Neo Rio: Pollinators, Plants & People

Invited to be a part of Neo Rio 2016: Pollinators, Plants & People, the Debris Project was integrated into a part of the installation called ADRIFT, which looked at the chemical impacts on pollinators. Neo Rio is an annual arts event hosted by LEAP (Land, Environment & Art of Place) at the Montoso campground in the Wild Rivers Recreation Area in the Rio Grande del Norte National Monument. LEAP provides opportunities to deepen our appreciation and understanding of and relationship to our environments and our human and non-human neighbors; to increase our commitment to protecting these places and relationships and fostering creative responses and expressions of them in contemporary art and culture.

ADRIFT was installed in the man-made structure of the campsite, which had a view of the Chevron Questa mine. Because mining releases substantial chemicals into watersheds, and chemical body burdens are intimately tied to plastic pollution, this setting was ideal to present the chemical impacts on our watersheds. Included in the installation were post industrial western landscapes of oil refineries in Commerce City & Sinclair Wyoming, as well as an aerial view of the DOW chemical plant in Texas. DEBRIS tiles were hung vertically as flags to withstand the strong winds that whip across the top of the Rio Grande gorge. The images were representations of native pollinating water insects created with Oceans First in Boulder, Colorado during a spring session earlier in the year. Weighting down the flags was a plastic toy dinosaur; a reminder that the source of endocrine disrupting chemicals is fossil fuels.

View from the ADRIFT installation at the Montoso campground towards the Chevron Questa Mine looming in the distance. Chevron is confronted by years of remediation work after the mine recently shut down.
Gaea McGahee explores DEBRIS tiles at night as the Neo Rio event rambles on around the campfire.
Printed matter: preparation of tiles made earlier in the spring by Oceans First students in Boulder, Colorado. The students focused on creating plastic representations of flies found in watersheds throughout the Rocky Mountain West.
Making DEBRIS tiles into vertical hanging flags to withstand the winds that whip across the top of the gorge.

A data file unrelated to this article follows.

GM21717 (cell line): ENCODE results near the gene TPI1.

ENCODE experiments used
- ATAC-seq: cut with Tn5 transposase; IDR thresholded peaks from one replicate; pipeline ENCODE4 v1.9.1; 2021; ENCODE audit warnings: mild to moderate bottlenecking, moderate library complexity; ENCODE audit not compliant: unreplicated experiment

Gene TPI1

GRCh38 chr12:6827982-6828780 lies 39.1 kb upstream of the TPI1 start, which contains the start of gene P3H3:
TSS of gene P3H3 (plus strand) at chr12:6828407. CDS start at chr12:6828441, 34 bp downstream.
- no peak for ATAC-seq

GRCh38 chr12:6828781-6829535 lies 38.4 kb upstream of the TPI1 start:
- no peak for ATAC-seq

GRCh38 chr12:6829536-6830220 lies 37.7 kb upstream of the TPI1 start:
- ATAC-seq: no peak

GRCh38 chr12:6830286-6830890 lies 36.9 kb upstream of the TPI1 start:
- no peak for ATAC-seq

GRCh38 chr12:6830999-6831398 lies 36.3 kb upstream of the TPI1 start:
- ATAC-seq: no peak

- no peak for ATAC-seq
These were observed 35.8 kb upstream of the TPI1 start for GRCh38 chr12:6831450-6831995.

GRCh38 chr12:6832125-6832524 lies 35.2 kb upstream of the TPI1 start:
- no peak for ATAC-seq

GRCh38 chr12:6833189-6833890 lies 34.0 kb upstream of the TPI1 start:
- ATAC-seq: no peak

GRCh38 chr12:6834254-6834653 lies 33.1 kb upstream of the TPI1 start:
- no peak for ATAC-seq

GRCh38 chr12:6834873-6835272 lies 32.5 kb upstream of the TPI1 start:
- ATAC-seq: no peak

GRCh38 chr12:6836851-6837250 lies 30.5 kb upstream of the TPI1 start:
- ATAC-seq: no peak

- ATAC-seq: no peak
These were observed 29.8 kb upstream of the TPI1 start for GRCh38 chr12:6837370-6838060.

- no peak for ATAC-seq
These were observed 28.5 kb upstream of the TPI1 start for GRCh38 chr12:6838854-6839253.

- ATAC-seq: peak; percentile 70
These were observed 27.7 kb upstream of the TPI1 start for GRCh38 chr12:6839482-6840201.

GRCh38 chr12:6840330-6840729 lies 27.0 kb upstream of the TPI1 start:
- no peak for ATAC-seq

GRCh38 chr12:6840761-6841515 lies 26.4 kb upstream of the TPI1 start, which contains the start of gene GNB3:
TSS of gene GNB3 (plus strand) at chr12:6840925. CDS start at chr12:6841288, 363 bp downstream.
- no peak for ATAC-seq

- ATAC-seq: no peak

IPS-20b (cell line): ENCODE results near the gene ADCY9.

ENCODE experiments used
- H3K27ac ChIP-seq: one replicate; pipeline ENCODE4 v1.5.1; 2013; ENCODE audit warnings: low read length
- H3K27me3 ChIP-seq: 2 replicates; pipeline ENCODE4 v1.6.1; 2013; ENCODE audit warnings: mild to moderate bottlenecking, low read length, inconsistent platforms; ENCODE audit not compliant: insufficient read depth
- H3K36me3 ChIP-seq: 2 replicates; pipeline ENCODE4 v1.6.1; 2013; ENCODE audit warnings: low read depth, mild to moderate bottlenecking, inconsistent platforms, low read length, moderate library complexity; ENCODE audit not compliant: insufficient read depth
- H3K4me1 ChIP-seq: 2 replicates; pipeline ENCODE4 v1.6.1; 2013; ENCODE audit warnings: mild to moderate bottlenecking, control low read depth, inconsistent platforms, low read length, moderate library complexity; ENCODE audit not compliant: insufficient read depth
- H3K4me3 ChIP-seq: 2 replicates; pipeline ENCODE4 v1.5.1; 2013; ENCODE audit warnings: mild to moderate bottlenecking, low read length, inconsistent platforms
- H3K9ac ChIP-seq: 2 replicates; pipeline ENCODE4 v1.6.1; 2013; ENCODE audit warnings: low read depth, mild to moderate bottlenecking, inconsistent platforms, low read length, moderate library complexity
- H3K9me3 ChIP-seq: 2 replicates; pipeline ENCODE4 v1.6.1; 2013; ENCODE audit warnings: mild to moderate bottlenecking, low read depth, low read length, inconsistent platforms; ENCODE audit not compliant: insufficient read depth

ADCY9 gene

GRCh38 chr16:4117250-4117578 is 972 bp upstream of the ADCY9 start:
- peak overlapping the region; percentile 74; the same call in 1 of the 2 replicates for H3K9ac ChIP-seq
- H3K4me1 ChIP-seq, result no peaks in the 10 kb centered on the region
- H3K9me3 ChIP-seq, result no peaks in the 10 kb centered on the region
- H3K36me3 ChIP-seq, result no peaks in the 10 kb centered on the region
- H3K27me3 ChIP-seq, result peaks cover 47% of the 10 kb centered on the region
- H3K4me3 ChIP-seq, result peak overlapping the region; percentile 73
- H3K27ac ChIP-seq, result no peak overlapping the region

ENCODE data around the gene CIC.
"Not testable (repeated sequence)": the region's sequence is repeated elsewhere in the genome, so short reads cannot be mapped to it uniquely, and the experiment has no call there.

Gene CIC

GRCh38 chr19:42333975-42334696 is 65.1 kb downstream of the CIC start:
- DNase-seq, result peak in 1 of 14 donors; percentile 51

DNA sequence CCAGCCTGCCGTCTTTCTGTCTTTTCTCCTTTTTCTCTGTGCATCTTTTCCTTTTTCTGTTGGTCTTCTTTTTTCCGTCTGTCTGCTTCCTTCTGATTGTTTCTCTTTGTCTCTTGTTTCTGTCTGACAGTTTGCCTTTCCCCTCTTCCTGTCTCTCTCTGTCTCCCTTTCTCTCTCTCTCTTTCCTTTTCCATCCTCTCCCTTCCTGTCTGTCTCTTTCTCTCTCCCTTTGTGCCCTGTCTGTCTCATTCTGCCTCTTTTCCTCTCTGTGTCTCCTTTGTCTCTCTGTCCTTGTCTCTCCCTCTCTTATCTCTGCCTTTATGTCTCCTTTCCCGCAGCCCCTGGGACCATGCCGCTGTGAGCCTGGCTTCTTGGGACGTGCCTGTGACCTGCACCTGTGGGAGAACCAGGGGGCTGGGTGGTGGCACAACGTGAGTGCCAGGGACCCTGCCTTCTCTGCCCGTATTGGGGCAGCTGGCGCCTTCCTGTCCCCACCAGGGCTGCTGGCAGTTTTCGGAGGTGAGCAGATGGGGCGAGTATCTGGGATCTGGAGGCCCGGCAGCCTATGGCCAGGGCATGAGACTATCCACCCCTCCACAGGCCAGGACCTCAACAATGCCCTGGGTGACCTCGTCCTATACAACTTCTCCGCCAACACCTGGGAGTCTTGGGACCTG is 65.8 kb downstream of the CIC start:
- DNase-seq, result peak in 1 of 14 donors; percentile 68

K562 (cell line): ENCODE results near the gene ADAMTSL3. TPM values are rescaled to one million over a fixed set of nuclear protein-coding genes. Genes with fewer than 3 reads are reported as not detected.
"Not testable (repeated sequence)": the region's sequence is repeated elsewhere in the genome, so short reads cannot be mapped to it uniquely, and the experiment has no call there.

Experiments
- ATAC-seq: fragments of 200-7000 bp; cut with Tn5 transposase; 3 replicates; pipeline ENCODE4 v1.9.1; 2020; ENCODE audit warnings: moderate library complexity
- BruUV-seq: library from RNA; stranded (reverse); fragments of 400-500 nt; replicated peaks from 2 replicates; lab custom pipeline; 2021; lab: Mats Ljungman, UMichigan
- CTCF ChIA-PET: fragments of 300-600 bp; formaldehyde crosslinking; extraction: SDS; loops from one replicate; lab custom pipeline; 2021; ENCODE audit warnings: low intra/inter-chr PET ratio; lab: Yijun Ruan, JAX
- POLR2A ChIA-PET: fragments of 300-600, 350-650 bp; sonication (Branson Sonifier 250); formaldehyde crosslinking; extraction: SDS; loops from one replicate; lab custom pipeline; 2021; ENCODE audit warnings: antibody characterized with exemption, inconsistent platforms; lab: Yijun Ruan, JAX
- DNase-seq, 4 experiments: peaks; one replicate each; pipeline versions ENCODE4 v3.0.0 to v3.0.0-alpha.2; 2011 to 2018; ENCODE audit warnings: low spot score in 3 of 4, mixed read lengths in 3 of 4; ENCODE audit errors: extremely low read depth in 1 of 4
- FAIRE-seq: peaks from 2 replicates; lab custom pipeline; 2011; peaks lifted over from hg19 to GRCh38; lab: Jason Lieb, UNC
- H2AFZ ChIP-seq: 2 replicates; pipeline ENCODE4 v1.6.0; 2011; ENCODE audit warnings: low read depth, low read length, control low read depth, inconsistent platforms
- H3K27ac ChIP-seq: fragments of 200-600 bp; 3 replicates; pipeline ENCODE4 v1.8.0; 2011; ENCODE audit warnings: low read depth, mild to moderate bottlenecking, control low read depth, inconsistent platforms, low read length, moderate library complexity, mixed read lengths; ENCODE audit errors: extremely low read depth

Hanging the flags: weighting down the vertical flags is a reminder of the source of plastic and the chemicals in the form of a plastic toy dinosaur.
Exploring the broader theme of pollination, the works installed in the ADRIFT section included butterflies, here represented as flags hung under a painting of the DOW chemical plant. The butterflies were conveyed as voids to echo the decimation of habitat monarchs are facing now because of heavy use of chemicals in agriculture. The central flag is a re-purposed plastic pro-cor plate created in collaboration with Susanna Mitchell as part of the Monarch project.
Detail of a butterfly flag with degraded plastic filling the void.
A deflated plastic bee balloon was stung up in a dead tree to serve as a flag marking the path between the ADRIFT installation and HOME. The HOME installation was a hands on activity station that explored how pollinators like bees are essential to human nourishment. Providing a solution to the challenges pollinators face now, local wildflower seeds were offered to participants to take home to their own gardens in order to provide habitat for pollinators.

Katie Woodall

Katie Woodall sculpture

Dedicated Altar

After our hive was destroyed by a bear, sections lay on the ground. I found this propolis and wax section intact just under the hive where I guess the mice had been living, eating plum seeds and honey. A complex habitat.

They say that “bees are the legs of the plant”…delivering the pollen from flower to flower. They are actually the essential connectors that make it possible for us to survive by way of the fruit of the vine.

In many places around the world, bees have been disappearing. There are chemicals in GMO corn and soy, etc. that take away the memory of how to get back to the hive. For monoculture crops – like almonds in California – big farming uses millions of bees to pollinate but doesn’t provide enough diverse forage, and so they die. This is just one example. The agricultural pesticides we use destroy immune systems. Whole communities of bees are broken apart continuously in industrial harvesting. These ways can change.

Humans and bees have been working together for 10,000 years. They are our allies. Come back, bees! This altar is dedicated to their return, we are a community together. It works as a tool for anyone to use as many times as needed. Just light the candle and replace with a new one.

Katie Woodall Shrine for Bees
Katie Woodall portrait of Vandana Shiva